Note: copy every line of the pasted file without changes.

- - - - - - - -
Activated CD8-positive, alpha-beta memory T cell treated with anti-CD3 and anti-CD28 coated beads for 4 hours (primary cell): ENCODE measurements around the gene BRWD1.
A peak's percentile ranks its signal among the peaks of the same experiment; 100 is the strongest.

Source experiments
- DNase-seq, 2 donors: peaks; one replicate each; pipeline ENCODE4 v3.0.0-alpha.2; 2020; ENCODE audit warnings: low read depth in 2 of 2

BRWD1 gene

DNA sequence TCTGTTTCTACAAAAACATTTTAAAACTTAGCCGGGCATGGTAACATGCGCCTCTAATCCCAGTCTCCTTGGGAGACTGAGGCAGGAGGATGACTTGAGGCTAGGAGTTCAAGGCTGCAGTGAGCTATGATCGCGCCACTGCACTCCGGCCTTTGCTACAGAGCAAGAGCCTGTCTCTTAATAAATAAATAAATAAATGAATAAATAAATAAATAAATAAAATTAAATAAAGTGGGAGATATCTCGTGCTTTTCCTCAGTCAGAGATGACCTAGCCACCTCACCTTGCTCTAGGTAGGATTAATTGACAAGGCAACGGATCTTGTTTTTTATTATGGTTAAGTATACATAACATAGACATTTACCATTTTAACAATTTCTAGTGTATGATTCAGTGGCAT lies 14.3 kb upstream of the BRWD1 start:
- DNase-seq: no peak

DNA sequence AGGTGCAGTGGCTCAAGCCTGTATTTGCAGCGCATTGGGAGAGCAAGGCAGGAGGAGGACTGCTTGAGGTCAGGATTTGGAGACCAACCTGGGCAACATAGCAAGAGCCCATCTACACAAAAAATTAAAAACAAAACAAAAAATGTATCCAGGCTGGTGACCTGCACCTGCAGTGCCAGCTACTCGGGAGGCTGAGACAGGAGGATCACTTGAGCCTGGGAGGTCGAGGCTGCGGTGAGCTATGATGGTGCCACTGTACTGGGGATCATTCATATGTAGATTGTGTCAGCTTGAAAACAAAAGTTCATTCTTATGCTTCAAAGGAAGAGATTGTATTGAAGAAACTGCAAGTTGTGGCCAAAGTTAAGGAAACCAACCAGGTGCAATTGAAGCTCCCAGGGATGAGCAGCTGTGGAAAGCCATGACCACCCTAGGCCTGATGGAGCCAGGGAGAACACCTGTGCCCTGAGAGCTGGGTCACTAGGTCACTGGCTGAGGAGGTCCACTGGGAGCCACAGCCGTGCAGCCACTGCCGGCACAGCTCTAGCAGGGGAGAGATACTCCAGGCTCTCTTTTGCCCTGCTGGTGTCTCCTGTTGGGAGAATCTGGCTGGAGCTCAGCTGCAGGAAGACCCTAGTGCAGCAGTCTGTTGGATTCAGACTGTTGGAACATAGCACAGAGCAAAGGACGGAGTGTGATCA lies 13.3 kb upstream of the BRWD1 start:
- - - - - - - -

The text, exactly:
Activated CD8-positive, alpha-beta memory T cell treated with anti-CD3 and anti-CD28 coated beads for 4 hours (primary cell): ENCODE measurements around the gene BRWD1.
A peak's percentile ranks its signal among the peaks of the same experiment; 100 is the strongest.

Source experiments
- DNase-seq, 2 donors: peaks; one replicate each; pipeline ENCODE4 v3.0.0-alpha.2; 2020; ENCODE audit warnings: low read depth in 2 of 2

BRWD1 gene

DNA sequence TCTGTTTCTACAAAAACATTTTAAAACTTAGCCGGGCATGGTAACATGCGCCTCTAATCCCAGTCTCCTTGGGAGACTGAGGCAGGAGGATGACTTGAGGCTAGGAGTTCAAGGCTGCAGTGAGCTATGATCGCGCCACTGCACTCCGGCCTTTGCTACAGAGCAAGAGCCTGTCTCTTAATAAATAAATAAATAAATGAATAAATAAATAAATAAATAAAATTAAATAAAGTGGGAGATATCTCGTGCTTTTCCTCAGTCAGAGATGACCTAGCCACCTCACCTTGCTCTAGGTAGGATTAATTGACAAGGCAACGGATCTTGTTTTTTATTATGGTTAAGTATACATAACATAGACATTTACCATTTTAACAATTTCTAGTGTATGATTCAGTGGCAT lies 14.3 kb upstream of the BRWD1 start:
- DNase-seq: no peak

DNA sequence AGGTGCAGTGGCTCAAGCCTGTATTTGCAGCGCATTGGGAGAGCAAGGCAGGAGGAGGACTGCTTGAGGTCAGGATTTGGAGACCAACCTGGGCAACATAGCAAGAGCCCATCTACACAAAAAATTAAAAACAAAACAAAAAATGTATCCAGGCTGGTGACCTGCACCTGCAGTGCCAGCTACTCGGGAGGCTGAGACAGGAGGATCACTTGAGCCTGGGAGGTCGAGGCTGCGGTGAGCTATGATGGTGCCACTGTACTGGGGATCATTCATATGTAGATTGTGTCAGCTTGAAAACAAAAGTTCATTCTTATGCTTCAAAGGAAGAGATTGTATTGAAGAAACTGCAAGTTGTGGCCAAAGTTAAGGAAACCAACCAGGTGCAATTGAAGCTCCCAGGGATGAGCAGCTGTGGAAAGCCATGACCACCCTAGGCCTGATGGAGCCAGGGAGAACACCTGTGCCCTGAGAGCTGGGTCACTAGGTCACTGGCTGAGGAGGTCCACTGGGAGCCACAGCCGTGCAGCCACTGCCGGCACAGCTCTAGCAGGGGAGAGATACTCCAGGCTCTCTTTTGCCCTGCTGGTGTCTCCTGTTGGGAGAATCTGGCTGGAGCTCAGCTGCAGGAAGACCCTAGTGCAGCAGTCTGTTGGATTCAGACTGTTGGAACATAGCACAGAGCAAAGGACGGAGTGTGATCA lies 13.3 kb upstream of the BRWD1 start: